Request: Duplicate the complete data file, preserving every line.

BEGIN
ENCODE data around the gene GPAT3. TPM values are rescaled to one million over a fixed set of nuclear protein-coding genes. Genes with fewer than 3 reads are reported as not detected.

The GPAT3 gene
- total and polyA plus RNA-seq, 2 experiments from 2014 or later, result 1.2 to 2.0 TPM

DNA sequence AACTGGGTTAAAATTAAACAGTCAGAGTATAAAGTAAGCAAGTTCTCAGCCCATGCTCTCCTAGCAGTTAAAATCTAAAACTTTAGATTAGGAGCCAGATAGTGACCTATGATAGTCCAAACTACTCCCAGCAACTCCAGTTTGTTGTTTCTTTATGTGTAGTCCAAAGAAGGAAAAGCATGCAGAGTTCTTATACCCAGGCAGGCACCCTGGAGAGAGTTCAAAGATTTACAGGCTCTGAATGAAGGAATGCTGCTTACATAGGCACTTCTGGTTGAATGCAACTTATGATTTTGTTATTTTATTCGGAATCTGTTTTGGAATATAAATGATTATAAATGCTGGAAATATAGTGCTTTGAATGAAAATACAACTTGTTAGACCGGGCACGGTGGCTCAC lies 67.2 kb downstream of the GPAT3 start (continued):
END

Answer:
ENCODE data around the gene GPAT3. TPM values are rescaled to one million over a fixed set of nuclear protein-coding genes. Genes with fewer than 3 reads are reported as not detected.

The GPAT3 gene
- total and polyA plus RNA-seq, 2 experiments from 2014 or later, result 1.2 to 2.0 TPM

DNA sequence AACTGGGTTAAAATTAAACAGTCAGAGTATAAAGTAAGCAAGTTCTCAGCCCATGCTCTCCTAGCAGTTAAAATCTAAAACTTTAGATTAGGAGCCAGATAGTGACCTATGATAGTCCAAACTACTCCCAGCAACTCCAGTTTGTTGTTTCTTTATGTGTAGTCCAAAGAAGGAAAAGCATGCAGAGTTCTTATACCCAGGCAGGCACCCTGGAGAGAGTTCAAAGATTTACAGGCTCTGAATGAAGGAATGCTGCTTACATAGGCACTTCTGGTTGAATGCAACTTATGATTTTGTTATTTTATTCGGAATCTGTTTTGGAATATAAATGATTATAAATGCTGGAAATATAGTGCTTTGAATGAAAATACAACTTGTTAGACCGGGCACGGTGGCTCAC lies 67.2 kb downstream of the GPAT3 start (continued):